What Are Biomaterials?

A biomedical worker in a lab

Biomedical engineers are innovators who are driving the future of health care. The need for safer, more precise and more versatile medical technology is a constant one, and biomedical engineers are on the forefront of fulfilling that need. If you decide to major in biomedical engineering, you will take an intensive course on biomaterials. These are materials designed to safely come into contact with living tissue. In some cases, biomaterials can replace living tissue.

Requirements for Biomaterials

A person’s immune system works by identifying foreign invaders such as viruses and bacteria and attacking them. This is the reason why organ transplant recipients must, for the rest of their lives, take special medications to suppress the immune system response. However, the body does not automatically reject and attack all materials, which is why orthopedic surgeons can surgically implant medical-grade plates and screws, and dentists can place intraoral stitches. In order to be a viable biomaterial, the item in question must be biocompatible with the human body. A biomaterial with good biocompatibility is one that does not trigger a robust immune response, has resistance to protein accumulation and does not encourage infection.

Types of Biomaterials

Biomaterials can be natural or synthetic. They can be made from all sorts of ingredients, including the following:

  • Metals
  • Plastic
  • Glass
  • Ceramic
  • Living cells and tissues
  • Polymers

Biomaterials may be designed to interact with living tissue temporarily, like sutures, or on a long-term basis, like pacemakers. Some biomaterials are intended primarily for monitoring and evaluation purposes. Biosensors can identify and measure specific substances and transmit that information to a doctor. These include brain activity sensors and blood glucose monitors. Other types of biomaterials include:

  • Medical implants (stents, grafts, heart valves, artificial joints and dental implants)
  • Drug-delivery systems (implantable chemotherapy wafers and drug-coated stents)
  • Healing supports (staples, dissolvable dressings, sutures and clips)
  • Regenerated biomaterials (bone regenerating hydrogel and lab-grown human organs)

The Future of Biomaterials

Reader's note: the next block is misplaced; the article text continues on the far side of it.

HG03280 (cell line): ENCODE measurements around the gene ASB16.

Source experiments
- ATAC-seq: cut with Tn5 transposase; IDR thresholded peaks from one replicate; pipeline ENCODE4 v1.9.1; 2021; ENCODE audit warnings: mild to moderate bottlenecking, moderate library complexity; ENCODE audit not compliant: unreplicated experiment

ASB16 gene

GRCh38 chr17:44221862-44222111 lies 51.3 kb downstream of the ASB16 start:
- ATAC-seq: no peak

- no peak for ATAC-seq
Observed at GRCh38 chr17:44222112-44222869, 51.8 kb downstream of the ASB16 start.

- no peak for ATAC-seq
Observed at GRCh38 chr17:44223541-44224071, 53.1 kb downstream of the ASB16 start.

Looking ahead to the future, biomedical engineers are continuing to research new, better biomaterials designed to give hope to patients. These scientists often find inspiration in surprising places, like brown algae. Alginate can be derived from brown algae, and in the future, it might be used as a lung sealant or patch. Alginate lung patches could one day help heal lungs damaged by injury, cystic fibrosis, pneumonia or surgery. Other biomedical engineers are researching the following:

  • Diabetic ulcers: A combination of pH sensors, thermo-responsive drug carriers and an onboard controller comprise a new, smart dressing for chronic diabetic ulcers that resist traditional healing.
  • Burn injuries: Current dressings for burn patients adhere to the wound surface, causing acute pain, delayed healing and tissue damage when removed. A new hydrogel dressing is being designed to automatically dissolve in a controllable manner.
  • Colon repair: Many patients suffer from wound site leakage after colon resection surgery. Biomedical engineers are studying ways of using photo thermal nan composites. When a laser is applied, the biomaterial will fuse together the separated tissues.

Does a career on the cutting-edge of biomedical engineering excite you? Get started on your academic journey today by using the Request More Information button on this page. Grand Canyon University is a dynamic, faith-based school that offers an academically rigorous Bachelor of Science in Biomedical Engineering degree program.

The views and opinions expressed in this article are those of the author’s and do not necessarily reflect the official policy or position of Grand Canyon University. Any sources cited were accurate as of the publish date.